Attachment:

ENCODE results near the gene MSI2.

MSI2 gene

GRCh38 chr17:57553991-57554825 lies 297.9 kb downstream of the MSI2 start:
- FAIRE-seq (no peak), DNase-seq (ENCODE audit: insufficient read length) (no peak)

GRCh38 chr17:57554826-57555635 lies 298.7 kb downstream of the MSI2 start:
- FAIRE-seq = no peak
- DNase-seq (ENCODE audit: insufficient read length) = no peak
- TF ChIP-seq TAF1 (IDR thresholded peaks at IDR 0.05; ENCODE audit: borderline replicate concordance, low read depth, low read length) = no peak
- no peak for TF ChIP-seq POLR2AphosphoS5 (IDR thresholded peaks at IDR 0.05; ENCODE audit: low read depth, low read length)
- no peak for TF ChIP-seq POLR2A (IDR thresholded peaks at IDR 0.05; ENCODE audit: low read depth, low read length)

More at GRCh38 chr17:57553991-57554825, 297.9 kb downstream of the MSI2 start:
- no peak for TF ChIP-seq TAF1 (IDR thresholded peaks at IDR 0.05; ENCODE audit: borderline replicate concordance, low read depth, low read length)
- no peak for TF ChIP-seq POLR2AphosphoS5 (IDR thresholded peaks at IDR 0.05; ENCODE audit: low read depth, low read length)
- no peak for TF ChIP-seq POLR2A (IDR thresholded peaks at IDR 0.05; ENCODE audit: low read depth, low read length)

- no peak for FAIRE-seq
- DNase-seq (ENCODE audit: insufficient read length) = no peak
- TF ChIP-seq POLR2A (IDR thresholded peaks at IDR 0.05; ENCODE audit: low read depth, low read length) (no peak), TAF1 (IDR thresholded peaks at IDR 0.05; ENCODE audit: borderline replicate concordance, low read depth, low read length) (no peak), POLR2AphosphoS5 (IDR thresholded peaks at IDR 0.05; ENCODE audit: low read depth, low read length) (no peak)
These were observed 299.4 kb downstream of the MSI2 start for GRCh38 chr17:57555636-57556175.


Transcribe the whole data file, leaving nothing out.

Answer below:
ENCODE results near the gene MSI2.

MSI2 gene

GRCh38 chr17:57553991-57554825 lies 297.9 kb downstream of the MSI2 start:
- FAIRE-seq (no peak), DNase-seq (ENCODE audit: insufficient read length) (no peak)

GRCh38 chr17:57554826-57555635 lies 298.7 kb downstream of the MSI2 start:
- FAIRE-seq = no peak
- DNase-seq (ENCODE audit: insufficient read length) = no peak
- TF ChIP-seq TAF1 (IDR thresholded peaks at IDR 0.05; ENCODE audit: borderline replicate concordance, low read depth, low read length) = no peak
- no peak for TF ChIP-seq POLR2AphosphoS5 (IDR thresholded peaks at IDR 0.05; ENCODE audit: low read depth, low read length)
- no peak for TF ChIP-seq POLR2A (IDR thresholded peaks at IDR 0.05; ENCODE audit: low read depth, low read length)

More at GRCh38 chr17:57553991-57554825, 297.9 kb downstream of the MSI2 start:
- no peak for TF ChIP-seq TAF1 (IDR thresholded peaks at IDR 0.05; ENCODE audit: borderline replicate concordance, low read depth, low read length)
- no peak for TF ChIP-seq POLR2AphosphoS5 (IDR thresholded peaks at IDR 0.05; ENCODE audit: low read depth, low read length)
- no peak for TF ChIP-seq POLR2A (IDR thresholded peaks at IDR 0.05; ENCODE audit: low read depth, low read length)

- no peak for FAIRE-seq
- DNase-seq (ENCODE audit: insufficient read length) = no peak
- TF ChIP-seq POLR2A (IDR thresholded peaks at IDR 0.05; ENCODE audit: low read depth, low read length) (no peak), TAF1 (IDR thresholded peaks at IDR 0.05; ENCODE audit: borderline replicate concordance, low read depth, low read length) (no peak), POLR2AphosphoS5 (IDR thresholded peaks at IDR 0.05; ENCODE audit: low read depth, low read length) (no peak)
These were observed 299.4 kb downstream of the MSI2 start for GRCh38 chr17:57555636-57556175.